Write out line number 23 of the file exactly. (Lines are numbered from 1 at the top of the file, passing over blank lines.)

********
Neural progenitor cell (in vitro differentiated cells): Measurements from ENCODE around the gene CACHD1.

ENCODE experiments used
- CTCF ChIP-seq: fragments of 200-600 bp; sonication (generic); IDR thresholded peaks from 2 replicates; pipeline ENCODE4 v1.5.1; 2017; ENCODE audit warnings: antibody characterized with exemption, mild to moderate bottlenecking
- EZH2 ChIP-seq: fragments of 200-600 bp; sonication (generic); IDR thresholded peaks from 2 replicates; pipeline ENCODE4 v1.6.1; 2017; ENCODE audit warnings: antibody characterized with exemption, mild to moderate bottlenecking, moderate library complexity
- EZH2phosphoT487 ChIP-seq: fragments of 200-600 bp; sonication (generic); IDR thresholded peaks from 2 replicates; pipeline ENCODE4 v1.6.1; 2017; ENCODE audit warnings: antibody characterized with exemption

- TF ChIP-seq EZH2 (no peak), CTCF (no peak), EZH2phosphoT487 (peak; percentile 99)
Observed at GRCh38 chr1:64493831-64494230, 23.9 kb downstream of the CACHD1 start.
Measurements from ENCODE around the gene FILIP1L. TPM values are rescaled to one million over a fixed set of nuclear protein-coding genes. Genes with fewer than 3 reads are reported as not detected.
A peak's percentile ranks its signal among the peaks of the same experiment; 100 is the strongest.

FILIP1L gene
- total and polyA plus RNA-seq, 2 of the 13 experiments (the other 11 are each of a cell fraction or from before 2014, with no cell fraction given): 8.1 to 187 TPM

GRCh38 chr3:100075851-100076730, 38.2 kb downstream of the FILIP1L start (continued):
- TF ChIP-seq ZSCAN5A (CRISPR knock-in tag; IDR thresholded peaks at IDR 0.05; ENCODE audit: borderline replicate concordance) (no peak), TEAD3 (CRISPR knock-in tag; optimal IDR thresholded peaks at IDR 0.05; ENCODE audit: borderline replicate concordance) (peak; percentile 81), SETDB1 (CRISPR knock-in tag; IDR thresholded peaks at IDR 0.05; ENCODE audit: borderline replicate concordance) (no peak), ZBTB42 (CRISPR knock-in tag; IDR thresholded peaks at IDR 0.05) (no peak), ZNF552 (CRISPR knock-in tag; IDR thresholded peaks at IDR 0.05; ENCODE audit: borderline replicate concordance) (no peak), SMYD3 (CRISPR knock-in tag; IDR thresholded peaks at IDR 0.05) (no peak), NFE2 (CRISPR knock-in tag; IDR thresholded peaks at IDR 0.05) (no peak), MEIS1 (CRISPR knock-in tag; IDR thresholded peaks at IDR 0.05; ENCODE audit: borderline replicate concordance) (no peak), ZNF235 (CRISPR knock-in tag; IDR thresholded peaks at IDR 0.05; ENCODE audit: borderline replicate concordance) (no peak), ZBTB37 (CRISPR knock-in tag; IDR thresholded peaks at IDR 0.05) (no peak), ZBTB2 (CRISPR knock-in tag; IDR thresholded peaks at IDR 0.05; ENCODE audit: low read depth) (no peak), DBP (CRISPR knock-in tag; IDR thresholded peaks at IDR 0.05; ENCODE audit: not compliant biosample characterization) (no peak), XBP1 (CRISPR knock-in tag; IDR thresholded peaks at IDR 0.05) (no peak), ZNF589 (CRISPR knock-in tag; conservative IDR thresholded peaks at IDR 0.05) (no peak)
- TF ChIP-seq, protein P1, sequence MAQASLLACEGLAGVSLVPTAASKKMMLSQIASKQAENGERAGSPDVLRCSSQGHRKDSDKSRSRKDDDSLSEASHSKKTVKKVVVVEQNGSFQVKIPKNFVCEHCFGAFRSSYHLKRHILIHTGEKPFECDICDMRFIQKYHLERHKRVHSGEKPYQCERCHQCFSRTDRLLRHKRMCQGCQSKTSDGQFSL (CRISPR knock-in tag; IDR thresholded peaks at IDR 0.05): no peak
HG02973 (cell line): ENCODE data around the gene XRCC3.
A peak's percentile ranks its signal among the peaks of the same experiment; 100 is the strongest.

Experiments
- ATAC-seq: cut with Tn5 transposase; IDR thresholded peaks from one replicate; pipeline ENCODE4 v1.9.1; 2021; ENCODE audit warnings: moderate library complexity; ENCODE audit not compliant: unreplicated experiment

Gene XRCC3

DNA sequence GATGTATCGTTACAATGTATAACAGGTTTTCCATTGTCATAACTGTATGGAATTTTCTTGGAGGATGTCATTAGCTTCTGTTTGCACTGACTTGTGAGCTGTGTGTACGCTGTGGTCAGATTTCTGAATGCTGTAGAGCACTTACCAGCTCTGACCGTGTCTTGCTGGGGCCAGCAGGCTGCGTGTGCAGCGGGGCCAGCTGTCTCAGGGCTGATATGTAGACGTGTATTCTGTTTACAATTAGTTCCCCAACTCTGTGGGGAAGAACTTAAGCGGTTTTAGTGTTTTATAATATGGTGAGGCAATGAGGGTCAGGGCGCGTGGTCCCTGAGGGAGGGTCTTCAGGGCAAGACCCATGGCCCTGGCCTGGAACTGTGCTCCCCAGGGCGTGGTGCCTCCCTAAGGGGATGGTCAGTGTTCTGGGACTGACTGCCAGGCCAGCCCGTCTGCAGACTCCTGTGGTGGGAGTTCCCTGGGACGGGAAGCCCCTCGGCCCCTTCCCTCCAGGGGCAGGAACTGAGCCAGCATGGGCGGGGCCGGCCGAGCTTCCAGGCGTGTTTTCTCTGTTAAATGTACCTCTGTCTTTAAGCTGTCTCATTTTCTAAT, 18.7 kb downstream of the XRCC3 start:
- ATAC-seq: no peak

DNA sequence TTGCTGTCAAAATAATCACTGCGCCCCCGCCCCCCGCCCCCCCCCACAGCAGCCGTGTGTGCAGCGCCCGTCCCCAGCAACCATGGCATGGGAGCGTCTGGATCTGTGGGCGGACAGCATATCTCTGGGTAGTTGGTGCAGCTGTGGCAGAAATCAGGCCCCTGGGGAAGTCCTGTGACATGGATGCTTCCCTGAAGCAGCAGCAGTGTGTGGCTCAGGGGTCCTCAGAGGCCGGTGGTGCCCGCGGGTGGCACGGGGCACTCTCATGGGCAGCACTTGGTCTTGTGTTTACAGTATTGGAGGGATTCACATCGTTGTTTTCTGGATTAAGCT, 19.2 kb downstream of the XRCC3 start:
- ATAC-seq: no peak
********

- ATAC-seq: no peak